And people are answering those calls. More than one third of respondents worry that a call from an unknown number is a call about a loved one, and another third think it could be a call from a potential loved one, so they pick up. And almost everyone agrees: Spam calls are the worst. In fact, 75 percent of those surveyed think spam calls are more annoying than spam texts or emails.

So what’s the deal with spam calls? And how can we stop them from happening? For the latest edition of Ask a Techspert, I spoke to Paul Dunlop, the product manager for the Google Phone App, to better understand why, all of the sudden, spam calls are happening so frequently, and what tools, like Pixel’s Call Screen feature, you can use  to avoid the headache.

Why spam calls are more common lately

According to Paul, voice-over IP (VoIP) is the culprit. These are phone calls made using the web instead of a traditional telephone line, and today they're cheaper and easier than ever to use. “Using VoIP technology, spammers place phone calls over the Internet and imitate a different phone number,” Paul says. “It used to be that they had a fixed number, and you could block that number. Now with VoIP, spammers have the ability to imitate any phone number.” Paul says this became possible when companies, which wanted to call customers from call centers, made it so one general 1-800 number for a business showed up on caller IDs. So what started as a common-sense solution ended up becoming an easy loophole for spammers.

This is called spoofing, and there’s nothing in phone systems—the infrastructure of telephones—that can prevent spam callers from imitating numbers. “You can actually be spammed by your own phone number,” Paul says. “But the most common is neighborhood spam, using your area code and the first three digits of your phone number, which increases the likelihood you’ll answer.”

How Pixel can help you avoid picking up spam calls

A video explaining the Call Screen feature on Pixel phones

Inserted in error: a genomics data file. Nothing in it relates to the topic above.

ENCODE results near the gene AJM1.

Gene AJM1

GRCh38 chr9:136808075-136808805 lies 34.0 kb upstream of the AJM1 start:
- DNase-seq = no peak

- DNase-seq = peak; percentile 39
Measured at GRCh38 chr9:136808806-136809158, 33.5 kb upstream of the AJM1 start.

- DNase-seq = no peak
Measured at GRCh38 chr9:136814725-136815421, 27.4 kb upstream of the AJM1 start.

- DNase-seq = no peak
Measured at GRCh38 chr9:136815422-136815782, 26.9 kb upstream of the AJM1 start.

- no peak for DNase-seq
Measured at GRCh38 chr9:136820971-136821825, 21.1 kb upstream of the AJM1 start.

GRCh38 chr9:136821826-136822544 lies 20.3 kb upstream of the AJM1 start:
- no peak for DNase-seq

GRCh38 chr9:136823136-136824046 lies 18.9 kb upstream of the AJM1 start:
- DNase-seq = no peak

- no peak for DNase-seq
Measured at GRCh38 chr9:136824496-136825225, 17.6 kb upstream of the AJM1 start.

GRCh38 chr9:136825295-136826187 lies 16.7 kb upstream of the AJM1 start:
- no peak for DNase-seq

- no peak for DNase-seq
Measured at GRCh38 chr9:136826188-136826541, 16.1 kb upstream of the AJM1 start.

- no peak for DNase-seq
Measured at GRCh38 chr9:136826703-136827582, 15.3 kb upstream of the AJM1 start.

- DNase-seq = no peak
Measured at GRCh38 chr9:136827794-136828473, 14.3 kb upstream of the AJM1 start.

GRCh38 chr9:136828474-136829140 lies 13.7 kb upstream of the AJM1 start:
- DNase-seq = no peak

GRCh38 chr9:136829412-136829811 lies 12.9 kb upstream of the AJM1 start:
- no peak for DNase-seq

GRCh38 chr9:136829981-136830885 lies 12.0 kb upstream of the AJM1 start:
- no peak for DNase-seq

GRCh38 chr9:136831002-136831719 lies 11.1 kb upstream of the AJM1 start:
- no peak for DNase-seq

Enter Call Screen, a feature on Pixel phones that helps protect you from spam calls by giving you more information before you decide to answer. Before you have to pick up, Call Screen asks the caller to say why they’re calling and, with the help of the Google Assistant, translates the message into text so you can decide whether or not to answer. All of this happens “on device,” meaning it protects your privacy while it makes sure you get the message as fast as possible.

“Call Screen gives you that bit of protection from those spam calls, and helps you make sure you don’t miss those really important calls,” Paul explains. “It’s only one piece of the puzzle though.”

The future of fighting spam calls

But what about the problem of spam calls at large? Paul and other industry techsperts look to technology called STIR/SHAKEN to address that spoof phone number technology, which the FTC is in the process of approving. And, yes, they are acronyms: STIR for “Secure Telephone Identity Revisited” and SHAKEN for “Signature-based Handling of Asserted information using toKENs.”

This new technology allows cell phone networks to authenticate calls by validating that the number associated with each phone call is legitimate. You can then know that the caller is a real person using a real phone number.

According to our survey respondents, spam calls are the worst type of call you can get. With new advances in technology, however, the number two most annoying group of callers—exes —might just take the top spot.

A recipe for beating the record of most-calculated digits of pi

Editor’s note: Today, March 14, is Pi Day (3.14). Here at Google, we’re celebrating the day with a new milestone: A team at Google has broken the Guinness World RecordsTMtitle for most accurate value of pi.

Whether or not you realize it, pi is everywhere you look. It’s the ratio of the circumference of a circle to its diameter, so the next time you check your watch or see the turning wheels of a vehicle go by, you’re looking at pi. And since pi is an irrational number, there’s no end to how many of its digits can be calculated. You might know it as 3.14, but math and science pros are constantly working to calculate more and more digits of pi, so they can test supercomputers (and have a bit of healthy competition, too).

While I’ve been busy thinking about which flavor of pie I’m going to enjoy later today, Googler Emma Haruka Iwao has been busy using Google Compute Engine, powered by Google Cloud, to calculate the most accurate value of pi—ever. That’s 31,415,926,535,897 digits, to be exact. Emma used the power of the cloud for the task, making this the first time the cloud has been used for a pi calculation of this magnitude.

Here’s Emma’s recipe for what started out as a pie-in-the-sky idea to break a Guinness World Records title:

Step 1: Find inspiration for your calculation.

When Emma was 12 years old, she became fascinated with pi. “Pi seems simple—it starts with 3.14. When I was a kid, I downloaded a program to calculate pi on my computer,” she says. “At the time, the world record holders were Yasumasa Kanada and Daisuke Takahashi, who are Japanese, so it was really relatable for me growing up in Japan.”